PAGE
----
I guess you don't live in California, or Los Angeles county like I do, or else if you receive a traffic ticket, you could be facing fines and added fees of between $300 and $500 dollars.

Take a look at this article where I highlighted a main point:


The average traffic ticket has skyrocketed thanks to state legislation jacking up fees to backfill court budget holes. As a result, a $100 ticket is $490 with all the add-ons.

http://www.latimes.com/opinion/opinion-la/la-ol-traffic-tick...

However, I consider myself lucky, because if I was black living in a place like Ferguson. The DOJ came out with a report a few months ago showing the local police, judge, and city government were in cahoots against the citizens of Ferguson, where the police would pull over blacks over dubious or minor infractions so they could hit them with high traffic fines, and in some case put the citizens in debtors' prison when they couldn't pay these high fines and add-ons that compound when you can't pay a traffic ticket.

So give me a corrupt TJ cop, over a supposedly law abiding US cop with a radar gun in his hand any day of the week.

At least I could tell a Mexican cop, to write me the ticket and I'll mail it in, or follow him to see a judge and then pay a small traffic fee. However, if I'm in a hurry, or don't want to be bothered, I could just ask the Mexican cop is it OK to just pay him directly and then give him $20 dollars, and be on my way. ( a better way is wait to them to hint for a bribe)


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[*] posted on 1-18-2016 at 04:03 PM


Since when or where does the HIGHWAY PATROL give speeding tickets on a CITY street? Unless that street happens to also be a California State Highway and there is no local police or Sheriff department?



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JoeJustJoe
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[*] posted on 1-19-2016 at 11:09 AM


Quote: Originally posted by David K  
Since when or where does the HIGHWAY PATROL give speeding tickets on a CITY street? Unless that street happens to also be a California State Highway and there is no local police or Sheriff department?


The California Highway Patrol has jurisdiction all over California highways, and acts as the state police. The CHP also has authority in the entire state, and they can pull you over anyplace in California.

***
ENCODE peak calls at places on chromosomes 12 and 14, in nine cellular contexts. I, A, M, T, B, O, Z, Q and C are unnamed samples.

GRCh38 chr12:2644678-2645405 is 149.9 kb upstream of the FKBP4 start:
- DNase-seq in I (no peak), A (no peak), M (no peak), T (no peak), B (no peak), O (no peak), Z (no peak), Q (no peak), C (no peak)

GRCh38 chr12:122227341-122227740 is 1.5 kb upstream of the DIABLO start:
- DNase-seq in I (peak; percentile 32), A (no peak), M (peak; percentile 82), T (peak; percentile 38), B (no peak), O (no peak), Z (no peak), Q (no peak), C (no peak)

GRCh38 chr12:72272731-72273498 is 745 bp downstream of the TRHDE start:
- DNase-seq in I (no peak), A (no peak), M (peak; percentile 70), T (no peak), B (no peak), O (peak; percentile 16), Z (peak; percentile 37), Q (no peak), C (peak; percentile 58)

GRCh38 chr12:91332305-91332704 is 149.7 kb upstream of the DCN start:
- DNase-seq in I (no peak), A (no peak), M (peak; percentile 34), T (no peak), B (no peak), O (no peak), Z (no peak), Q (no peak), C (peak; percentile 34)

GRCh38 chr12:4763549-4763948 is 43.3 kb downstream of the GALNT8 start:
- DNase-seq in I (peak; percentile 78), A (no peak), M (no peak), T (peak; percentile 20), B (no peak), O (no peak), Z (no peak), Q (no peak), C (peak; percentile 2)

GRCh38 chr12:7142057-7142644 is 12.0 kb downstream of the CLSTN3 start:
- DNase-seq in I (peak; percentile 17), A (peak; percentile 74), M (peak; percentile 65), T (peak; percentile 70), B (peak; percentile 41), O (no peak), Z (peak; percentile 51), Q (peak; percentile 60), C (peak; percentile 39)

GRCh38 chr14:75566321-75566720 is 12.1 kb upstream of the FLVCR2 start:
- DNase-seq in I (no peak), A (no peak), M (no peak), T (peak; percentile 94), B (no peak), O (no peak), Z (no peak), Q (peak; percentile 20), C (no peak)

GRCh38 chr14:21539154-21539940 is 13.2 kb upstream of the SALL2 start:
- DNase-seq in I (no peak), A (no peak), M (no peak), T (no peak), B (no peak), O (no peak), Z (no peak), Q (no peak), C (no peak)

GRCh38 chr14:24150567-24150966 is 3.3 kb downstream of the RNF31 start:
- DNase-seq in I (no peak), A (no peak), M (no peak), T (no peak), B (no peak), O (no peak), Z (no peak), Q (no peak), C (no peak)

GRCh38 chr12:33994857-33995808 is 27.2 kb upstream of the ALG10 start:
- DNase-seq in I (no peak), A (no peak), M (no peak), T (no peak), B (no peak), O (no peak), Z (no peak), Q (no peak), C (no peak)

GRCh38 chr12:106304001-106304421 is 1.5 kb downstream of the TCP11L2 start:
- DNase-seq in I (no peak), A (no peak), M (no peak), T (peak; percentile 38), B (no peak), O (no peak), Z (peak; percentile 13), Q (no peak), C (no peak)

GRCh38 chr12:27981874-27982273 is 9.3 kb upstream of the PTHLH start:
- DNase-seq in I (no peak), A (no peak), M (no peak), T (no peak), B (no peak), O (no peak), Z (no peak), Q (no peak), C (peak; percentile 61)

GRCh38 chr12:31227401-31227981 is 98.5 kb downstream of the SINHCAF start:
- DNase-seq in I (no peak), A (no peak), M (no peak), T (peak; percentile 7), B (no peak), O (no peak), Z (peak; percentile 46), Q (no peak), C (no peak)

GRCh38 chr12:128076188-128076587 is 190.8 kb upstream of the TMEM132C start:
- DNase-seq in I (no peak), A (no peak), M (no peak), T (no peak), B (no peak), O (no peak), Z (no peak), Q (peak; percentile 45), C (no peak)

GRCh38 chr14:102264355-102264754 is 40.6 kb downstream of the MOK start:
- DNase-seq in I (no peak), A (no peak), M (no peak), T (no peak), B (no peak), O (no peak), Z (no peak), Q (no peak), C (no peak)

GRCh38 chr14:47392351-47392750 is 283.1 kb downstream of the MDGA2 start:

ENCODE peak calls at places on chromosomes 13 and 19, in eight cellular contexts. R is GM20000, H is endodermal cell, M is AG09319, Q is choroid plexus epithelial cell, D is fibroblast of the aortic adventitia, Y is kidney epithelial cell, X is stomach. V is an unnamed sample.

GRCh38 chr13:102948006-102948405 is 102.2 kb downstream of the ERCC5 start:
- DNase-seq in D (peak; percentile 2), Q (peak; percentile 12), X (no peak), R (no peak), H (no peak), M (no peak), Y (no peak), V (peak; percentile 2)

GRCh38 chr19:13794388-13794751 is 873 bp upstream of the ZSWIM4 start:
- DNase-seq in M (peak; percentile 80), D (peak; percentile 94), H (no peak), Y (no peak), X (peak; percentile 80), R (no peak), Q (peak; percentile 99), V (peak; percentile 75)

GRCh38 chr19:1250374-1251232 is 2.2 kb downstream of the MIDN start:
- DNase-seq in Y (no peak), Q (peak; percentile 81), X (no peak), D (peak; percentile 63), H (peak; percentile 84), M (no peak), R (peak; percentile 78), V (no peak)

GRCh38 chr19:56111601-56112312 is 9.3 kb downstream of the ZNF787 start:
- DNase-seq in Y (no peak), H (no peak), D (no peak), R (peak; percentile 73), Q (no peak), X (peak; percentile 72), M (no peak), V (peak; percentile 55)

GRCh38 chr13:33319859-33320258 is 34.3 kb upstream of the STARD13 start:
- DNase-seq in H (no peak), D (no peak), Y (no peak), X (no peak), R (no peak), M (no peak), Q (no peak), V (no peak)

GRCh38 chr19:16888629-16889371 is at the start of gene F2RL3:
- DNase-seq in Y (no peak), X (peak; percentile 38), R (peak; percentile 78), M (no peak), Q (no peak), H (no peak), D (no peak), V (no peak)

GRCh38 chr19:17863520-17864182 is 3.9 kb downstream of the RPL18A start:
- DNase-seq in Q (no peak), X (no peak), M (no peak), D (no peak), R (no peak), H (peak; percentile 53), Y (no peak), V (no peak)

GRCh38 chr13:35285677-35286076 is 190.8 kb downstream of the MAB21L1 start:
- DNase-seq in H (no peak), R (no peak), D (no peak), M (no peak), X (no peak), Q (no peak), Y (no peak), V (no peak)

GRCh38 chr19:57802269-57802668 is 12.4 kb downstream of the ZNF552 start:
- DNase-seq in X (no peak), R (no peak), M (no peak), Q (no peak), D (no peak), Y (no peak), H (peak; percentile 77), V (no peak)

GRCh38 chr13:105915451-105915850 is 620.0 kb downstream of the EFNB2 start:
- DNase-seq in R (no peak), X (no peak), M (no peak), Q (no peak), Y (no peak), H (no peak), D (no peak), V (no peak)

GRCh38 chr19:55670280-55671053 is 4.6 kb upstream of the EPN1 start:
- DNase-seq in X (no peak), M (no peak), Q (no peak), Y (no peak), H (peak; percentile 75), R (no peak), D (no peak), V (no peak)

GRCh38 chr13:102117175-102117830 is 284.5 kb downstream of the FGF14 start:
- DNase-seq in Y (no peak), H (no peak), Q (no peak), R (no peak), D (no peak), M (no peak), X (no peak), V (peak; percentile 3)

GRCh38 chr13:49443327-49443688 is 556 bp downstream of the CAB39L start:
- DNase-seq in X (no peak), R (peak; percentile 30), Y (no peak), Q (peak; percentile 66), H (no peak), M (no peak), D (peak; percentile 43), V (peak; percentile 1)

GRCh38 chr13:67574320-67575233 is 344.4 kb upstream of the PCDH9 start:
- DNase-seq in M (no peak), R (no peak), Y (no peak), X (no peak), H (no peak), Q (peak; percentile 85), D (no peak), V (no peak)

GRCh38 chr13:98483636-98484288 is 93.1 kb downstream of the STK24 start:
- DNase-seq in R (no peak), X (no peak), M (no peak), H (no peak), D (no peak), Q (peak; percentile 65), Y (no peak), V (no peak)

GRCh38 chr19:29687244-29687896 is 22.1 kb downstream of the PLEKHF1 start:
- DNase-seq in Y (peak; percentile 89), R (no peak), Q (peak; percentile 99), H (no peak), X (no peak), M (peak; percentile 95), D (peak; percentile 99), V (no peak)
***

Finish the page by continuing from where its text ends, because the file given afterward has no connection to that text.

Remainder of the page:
However, in my case, I believe the CHP was acting in the capacity of the state police in a kind of rural area on a short cut street off the main highway.

A couple of years ago I was on the freeway and I passed up a city street cop going about 70mph. A female city street cop pulled me over, because she could not believe I passed up a police officer in their patrol car.

After I showed her I was remorseful and forgot she was there, she left me off with a warning. So cops will cross their normal jurisdictions and can pull you over and write you traffic tickets. A CHP officer will rarely if ever let you off with a warning on a freeway because of the danger of pulling you over on a freeway.




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[*] posted on 1-19-2016 at 11:16 AM


Quote: Originally posted by David K  
Since when or where does the HIGHWAY PATROL give speeding tickets on a CITY street? Unless that street happens to also be a California State Highway and there is no local police or Sheriff department?


The CHP mantra is "Any Road, Any Code." They can and do write speeding tickets on our local streets and also are the primary parking ticket enforcers in unincorporated areas at least in San Luis Obispo County.
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[*] posted on 1-20-2016 at 09:23 AM